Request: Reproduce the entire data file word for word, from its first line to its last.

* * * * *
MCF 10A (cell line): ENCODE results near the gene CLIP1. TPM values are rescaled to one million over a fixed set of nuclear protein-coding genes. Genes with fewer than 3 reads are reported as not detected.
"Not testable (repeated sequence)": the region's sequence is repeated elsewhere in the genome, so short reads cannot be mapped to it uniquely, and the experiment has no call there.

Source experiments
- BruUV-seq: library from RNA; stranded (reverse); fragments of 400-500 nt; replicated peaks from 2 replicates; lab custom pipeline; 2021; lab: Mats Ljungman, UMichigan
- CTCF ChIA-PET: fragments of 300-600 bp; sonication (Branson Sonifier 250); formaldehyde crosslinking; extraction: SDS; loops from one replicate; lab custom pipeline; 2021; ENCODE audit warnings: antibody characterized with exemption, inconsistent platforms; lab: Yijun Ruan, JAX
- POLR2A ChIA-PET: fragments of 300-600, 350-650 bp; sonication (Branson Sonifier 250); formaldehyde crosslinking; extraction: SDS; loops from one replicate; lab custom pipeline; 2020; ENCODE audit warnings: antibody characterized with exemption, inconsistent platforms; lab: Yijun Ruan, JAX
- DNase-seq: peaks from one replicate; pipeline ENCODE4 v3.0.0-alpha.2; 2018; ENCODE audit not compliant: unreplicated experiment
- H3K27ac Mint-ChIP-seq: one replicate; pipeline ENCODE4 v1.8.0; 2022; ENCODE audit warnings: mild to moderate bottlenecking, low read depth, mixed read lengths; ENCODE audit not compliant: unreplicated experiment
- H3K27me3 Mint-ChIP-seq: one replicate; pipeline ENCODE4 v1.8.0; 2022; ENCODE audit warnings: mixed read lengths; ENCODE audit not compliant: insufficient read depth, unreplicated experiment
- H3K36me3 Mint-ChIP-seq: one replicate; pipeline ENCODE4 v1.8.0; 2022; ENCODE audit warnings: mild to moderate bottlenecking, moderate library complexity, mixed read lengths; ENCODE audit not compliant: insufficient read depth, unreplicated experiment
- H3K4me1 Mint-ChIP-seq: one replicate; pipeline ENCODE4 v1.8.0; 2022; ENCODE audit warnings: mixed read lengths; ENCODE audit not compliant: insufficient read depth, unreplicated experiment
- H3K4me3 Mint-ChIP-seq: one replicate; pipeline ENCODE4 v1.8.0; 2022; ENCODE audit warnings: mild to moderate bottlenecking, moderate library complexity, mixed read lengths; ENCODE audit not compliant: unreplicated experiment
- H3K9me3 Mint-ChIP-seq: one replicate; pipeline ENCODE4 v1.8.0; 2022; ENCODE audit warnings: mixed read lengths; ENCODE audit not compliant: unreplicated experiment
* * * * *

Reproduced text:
MCF 10A (cell line): ENCODE results near the gene CLIP1. TPM values are rescaled to one million over a fixed set of nuclear protein-coding genes. Genes with fewer than 3 reads are reported as not detected.
"Not testable (repeated sequence)": the region's sequence is repeated elsewhere in the genome, so short reads cannot be mapped to it uniquely, and the experiment has no call there.

Source experiments
- BruUV-seq: library from RNA; stranded (reverse); fragments of 400-500 nt; replicated peaks from 2 replicates; lab custom pipeline; 2021; lab: Mats Ljungman, UMichigan
- CTCF ChIA-PET: fragments of 300-600 bp; sonication (Branson Sonifier 250); formaldehyde crosslinking; extraction: SDS; loops from one replicate; lab custom pipeline; 2021; ENCODE audit warnings: antibody characterized with exemption, inconsistent platforms; lab: Yijun Ruan, JAX
- POLR2A ChIA-PET: fragments of 300-600, 350-650 bp; sonication (Branson Sonifier 250); formaldehyde crosslinking; extraction: SDS; loops from one replicate; lab custom pipeline; 2020; ENCODE audit warnings: antibody characterized with exemption, inconsistent platforms; lab: Yijun Ruan, JAX
- DNase-seq: peaks from one replicate; pipeline ENCODE4 v3.0.0-alpha.2; 2018; ENCODE audit not compliant: unreplicated experiment
- H3K27ac Mint-ChIP-seq: one replicate; pipeline ENCODE4 v1.8.0; 2022; ENCODE audit warnings: mild to moderate bottlenecking, low read depth, mixed read lengths; ENCODE audit not compliant: unreplicated experiment
- H3K27me3 Mint-ChIP-seq: one replicate; pipeline ENCODE4 v1.8.0; 2022; ENCODE audit warnings: mixed read lengths; ENCODE audit not compliant: insufficient read depth, unreplicated experiment
- H3K36me3 Mint-ChIP-seq: one replicate; pipeline ENCODE4 v1.8.0; 2022; ENCODE audit warnings: mild to moderate bottlenecking, moderate library complexity, mixed read lengths; ENCODE audit not compliant: insufficient read depth, unreplicated experiment
- H3K4me1 Mint-ChIP-seq: one replicate; pipeline ENCODE4 v1.8.0; 2022; ENCODE audit warnings: mixed read lengths; ENCODE audit not compliant: insufficient read depth, unreplicated experiment
- H3K4me3 Mint-ChIP-seq: one replicate; pipeline ENCODE4 v1.8.0; 2022; ENCODE audit warnings: mild to moderate bottlenecking, moderate library complexity, mixed read lengths; ENCODE audit not compliant: unreplicated experiment
- H3K9me3 Mint-ChIP-seq: one replicate; pipeline ENCODE4 v1.8.0; 2022; ENCODE audit warnings: mixed read lengths; ENCODE audit not compliant: unreplicated experiment